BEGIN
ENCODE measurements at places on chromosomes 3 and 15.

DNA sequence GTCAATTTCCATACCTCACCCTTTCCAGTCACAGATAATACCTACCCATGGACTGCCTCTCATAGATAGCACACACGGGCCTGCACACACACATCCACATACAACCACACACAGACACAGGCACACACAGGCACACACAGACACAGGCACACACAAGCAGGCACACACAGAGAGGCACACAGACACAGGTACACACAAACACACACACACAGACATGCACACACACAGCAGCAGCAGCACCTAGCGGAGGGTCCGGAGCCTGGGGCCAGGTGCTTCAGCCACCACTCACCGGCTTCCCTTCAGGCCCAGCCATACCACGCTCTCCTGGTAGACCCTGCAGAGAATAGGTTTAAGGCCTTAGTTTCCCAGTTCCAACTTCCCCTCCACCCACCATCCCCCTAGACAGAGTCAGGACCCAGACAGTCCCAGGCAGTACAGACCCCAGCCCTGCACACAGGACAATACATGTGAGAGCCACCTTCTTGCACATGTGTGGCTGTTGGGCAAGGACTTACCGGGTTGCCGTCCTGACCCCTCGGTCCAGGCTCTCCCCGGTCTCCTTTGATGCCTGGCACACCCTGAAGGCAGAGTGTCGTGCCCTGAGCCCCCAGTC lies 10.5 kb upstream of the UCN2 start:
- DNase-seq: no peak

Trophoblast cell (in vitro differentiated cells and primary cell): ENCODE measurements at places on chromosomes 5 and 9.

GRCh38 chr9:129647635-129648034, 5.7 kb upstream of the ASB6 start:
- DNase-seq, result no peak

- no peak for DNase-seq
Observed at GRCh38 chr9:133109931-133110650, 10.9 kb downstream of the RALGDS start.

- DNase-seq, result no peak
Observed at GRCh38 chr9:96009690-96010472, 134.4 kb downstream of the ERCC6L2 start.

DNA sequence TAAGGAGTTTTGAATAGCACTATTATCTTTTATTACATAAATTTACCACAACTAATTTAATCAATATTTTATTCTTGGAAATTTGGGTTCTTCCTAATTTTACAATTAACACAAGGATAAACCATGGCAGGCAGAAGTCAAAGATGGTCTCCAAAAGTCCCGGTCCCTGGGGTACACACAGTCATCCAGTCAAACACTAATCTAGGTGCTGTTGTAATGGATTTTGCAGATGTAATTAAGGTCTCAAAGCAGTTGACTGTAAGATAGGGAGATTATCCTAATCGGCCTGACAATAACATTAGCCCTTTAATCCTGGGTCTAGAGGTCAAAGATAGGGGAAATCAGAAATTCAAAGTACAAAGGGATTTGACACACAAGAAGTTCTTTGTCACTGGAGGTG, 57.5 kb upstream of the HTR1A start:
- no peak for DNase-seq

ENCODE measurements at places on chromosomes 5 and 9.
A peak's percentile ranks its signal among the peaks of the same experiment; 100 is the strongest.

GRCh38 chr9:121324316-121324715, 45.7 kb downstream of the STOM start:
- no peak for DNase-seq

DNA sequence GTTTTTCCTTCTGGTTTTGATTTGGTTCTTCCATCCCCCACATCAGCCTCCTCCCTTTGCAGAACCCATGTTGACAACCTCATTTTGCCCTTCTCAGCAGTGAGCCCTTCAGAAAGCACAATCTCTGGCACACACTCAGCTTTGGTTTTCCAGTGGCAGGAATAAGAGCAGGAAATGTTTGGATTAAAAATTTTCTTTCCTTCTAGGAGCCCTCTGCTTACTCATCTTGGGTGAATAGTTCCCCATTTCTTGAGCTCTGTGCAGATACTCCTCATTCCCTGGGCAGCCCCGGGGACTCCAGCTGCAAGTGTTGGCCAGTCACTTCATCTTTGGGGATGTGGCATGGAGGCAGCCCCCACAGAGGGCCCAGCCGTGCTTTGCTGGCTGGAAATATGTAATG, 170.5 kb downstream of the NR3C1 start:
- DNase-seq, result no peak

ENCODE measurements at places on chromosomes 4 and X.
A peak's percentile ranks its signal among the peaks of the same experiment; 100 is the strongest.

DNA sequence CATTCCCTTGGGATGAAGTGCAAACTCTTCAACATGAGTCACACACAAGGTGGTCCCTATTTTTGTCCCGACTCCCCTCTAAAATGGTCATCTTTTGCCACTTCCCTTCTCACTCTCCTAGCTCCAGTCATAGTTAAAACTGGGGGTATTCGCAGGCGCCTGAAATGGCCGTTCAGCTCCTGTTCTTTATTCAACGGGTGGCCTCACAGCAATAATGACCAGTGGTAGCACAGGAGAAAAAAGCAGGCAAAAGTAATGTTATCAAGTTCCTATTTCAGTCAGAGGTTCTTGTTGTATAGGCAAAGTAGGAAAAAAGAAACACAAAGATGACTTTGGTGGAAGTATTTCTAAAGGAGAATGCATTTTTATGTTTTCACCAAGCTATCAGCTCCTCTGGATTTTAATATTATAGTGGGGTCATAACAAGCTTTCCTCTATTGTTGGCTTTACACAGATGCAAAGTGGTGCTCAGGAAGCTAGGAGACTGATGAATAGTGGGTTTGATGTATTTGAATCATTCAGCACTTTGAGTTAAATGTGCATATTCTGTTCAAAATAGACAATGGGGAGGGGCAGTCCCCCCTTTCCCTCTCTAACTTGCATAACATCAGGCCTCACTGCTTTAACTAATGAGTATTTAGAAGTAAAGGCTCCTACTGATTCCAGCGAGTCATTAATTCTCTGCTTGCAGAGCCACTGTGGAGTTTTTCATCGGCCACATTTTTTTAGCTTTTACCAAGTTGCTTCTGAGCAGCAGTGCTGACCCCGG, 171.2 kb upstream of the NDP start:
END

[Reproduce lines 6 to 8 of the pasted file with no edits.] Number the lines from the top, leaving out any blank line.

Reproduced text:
- DNase-seq, result no peak

- no peak for DNase-seq
Observed at GRCh38 chr9:133109931-133110650, 10.9 kb downstream of the RALGDS start.